DeSantis Vetoes Bill That Would Regulate Intoxicating Hemp In Lifeline To Industry As He Bashes Cannabis Legalization Amendment

Zinger Key Points
  • DeSantis argues for "sensible" rules for intoxicating hemp-based products, urges voters to reject a cannabis legalization ballot.
  • Some say DeSantis’ veto of hemp bill is to garner financial support from Florida’s lucrative hemp industry to defeat legalization ballot.

Gov. Ron DeSantis, as expected, vetoed a bill that would have banned certain intoxicating hemp-derived products in Florida. If passed, the bill would have outlawed the sale of products containing delta-8 THC and limited the amount of delta-9 THC, both of which are unregulated and widely available, including to minors.

Hemp farmers and businesses that sell and manufacture hemp-derived products argued that, if passed, the bill would have effectively destroyed the industry and cost Florida thousands of jobs and millions of dollars in lost revenue.

"The bill would, in fact, impose debilitating regulatory burdens on small businesses and almost certainly fail to achieve its purposes," DeSantis wrote in his veto letter. "Sensible, non-arbitrary regulation will provide businesses and consumers alike with much-needed stability — safeguarding public health and safety, allowing legitimate industry to flourish, and removing bad actors from the market."

Meanwhile, the governor vehemently opposes and has vowed to scuttle a proposed constitutional amendment to legalize recreational marijuana in Florida.

“Do we want to have more marijuana in our communities? I don’t think it’ll work out well,” DeSantis said in April.

Sensible Regulation?

Critics argue that the lack of regulation and stringent testing of hemp products can and often does result in them containing dangerously high levels of THC or other harmful substances. They also warn that the widespread availability of hemp products, including at gas stations and convenience stores, poses risks to young people.

As DeSantis advocates for “sensible, non-arbitrary regulation” of intoxicating hemp-based products, he is simultaneously urging voters to reject the November ballot measure that proposes to establish similar regulations for recreational marijuana. In doing so, he is enabling the hemp industry to continue operating without these important regulations.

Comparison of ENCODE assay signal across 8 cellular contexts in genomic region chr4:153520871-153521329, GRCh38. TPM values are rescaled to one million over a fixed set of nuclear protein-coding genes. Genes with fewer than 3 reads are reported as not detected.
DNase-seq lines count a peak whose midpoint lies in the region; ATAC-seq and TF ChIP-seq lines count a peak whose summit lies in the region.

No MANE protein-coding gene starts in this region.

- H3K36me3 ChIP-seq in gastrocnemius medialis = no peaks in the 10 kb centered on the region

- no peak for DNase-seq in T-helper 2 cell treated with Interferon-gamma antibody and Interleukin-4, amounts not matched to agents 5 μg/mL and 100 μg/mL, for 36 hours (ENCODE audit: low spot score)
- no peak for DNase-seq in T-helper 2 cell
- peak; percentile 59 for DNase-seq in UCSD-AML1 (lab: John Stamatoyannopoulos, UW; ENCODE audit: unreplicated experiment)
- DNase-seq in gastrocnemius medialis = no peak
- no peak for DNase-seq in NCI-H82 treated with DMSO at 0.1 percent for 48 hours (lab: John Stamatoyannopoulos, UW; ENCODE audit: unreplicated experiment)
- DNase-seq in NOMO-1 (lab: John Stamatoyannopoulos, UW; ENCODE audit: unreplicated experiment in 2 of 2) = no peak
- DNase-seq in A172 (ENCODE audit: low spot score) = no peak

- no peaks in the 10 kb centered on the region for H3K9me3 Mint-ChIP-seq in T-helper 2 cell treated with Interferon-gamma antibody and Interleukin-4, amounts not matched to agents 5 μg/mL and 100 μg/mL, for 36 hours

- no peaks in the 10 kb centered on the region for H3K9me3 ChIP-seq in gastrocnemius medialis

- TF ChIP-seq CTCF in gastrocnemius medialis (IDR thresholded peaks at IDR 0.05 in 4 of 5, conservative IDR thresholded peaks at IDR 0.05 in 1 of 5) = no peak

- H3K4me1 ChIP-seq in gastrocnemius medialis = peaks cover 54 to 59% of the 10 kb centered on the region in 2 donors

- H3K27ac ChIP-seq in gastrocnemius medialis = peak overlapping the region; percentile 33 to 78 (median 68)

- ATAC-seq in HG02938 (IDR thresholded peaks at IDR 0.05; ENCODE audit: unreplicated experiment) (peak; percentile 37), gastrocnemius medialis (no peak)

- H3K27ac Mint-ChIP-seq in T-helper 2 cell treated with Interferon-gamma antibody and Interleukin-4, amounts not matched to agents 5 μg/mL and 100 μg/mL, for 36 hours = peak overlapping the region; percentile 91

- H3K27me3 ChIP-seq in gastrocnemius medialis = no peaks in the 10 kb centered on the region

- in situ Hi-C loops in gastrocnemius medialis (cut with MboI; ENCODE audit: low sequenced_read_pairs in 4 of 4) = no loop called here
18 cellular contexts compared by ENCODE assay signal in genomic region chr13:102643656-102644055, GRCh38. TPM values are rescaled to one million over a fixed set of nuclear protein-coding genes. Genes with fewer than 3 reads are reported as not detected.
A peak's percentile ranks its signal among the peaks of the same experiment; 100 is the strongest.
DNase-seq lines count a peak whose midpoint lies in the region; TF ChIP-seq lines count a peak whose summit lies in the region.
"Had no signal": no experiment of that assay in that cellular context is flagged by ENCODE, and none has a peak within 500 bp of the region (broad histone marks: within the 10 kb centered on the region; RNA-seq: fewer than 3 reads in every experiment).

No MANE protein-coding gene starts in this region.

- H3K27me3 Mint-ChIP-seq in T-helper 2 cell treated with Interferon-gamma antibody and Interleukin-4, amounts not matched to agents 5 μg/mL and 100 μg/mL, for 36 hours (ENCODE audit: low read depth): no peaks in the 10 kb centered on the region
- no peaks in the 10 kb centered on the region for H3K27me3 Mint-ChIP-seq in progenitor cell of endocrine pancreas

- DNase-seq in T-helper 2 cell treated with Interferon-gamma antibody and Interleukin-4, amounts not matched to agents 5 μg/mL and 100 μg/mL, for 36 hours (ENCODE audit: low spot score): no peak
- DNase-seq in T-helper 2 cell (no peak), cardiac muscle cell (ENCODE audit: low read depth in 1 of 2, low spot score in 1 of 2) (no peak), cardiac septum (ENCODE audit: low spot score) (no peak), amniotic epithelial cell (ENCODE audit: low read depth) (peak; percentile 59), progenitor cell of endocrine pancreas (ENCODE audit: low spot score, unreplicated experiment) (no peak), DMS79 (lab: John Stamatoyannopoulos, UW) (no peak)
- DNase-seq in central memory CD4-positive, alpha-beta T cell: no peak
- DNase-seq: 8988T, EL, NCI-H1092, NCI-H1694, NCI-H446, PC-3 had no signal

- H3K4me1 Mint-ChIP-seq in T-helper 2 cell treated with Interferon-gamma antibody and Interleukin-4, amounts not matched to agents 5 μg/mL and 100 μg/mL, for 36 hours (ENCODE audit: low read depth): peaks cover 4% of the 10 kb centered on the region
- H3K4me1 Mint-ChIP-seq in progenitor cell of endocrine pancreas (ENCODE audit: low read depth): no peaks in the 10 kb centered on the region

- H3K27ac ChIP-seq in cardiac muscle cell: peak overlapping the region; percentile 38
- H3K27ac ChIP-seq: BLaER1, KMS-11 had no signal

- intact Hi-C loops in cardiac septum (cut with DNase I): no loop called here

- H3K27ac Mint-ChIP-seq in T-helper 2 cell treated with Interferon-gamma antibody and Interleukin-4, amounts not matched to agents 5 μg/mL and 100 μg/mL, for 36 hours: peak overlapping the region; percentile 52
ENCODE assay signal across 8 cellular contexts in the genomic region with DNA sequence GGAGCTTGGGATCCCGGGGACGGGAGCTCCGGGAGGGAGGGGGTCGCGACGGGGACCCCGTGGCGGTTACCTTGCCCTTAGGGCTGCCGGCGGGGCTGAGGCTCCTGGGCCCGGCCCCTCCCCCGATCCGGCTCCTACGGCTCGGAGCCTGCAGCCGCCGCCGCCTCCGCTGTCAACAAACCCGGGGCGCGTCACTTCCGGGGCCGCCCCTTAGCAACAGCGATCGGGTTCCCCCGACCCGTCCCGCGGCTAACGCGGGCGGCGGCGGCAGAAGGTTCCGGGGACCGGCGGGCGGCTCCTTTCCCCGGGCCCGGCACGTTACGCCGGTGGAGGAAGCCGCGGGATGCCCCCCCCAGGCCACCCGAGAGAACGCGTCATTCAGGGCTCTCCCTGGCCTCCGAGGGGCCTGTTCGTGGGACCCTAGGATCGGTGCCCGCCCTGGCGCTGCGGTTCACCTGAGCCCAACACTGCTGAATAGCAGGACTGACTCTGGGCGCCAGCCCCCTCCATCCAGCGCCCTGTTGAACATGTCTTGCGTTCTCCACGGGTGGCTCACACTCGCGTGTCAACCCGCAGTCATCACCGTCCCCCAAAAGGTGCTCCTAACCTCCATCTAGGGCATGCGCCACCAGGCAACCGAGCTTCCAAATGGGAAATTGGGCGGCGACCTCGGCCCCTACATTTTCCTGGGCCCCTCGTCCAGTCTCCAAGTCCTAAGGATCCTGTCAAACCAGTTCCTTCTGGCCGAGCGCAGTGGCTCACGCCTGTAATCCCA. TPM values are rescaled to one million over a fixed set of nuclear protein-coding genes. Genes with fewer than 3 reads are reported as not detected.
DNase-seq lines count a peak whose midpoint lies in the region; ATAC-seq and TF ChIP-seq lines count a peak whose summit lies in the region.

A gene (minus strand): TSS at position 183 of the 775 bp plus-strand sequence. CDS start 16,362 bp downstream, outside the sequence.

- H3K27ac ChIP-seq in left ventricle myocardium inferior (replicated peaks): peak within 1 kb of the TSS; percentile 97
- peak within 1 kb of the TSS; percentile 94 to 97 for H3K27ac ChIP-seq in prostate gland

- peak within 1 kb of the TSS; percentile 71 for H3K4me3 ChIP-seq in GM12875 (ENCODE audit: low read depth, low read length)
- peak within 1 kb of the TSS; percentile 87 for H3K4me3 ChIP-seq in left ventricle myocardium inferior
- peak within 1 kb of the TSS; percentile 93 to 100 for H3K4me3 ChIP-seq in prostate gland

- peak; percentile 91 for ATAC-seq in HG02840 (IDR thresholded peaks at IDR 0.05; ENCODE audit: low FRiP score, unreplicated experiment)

Why? Some view DeSantis' veto of the hemp regulation bill as part of his plan to garner financial backing from Florida's lucrative hemp industry, which he needs to defeat the November cannabis legalization ballot.

Machiavellian Move Or Double Standard?

The Florida Healthy Alternatives Association, a hemp trade group, reportedly paid $155,000 to lobbyists during the first three months of the year, noted CBS Miami. It is notable that one of the hemp association’s key lobbyists is the Republican Party of Florida’s chair, Evan Power while Florida Democratic Party chair Nikki Fried is a strong hemp and cannabis advocate.

Now Eead: DeSantis Is Less Popular Than Florida’s Legal Cannabis Amendment: New Poll That Also Shows Biden Gaining On Trump

Photo: Benzinga edit with images by Wikimedia Commons and Kindel Media on Pexels

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Posted In: CannabisGovernmentNewsRegulationsPoliticsLegalTop StoriesCannabis Legalization AmendmentFlorida Cannabishemp regulation billRon DeSantis
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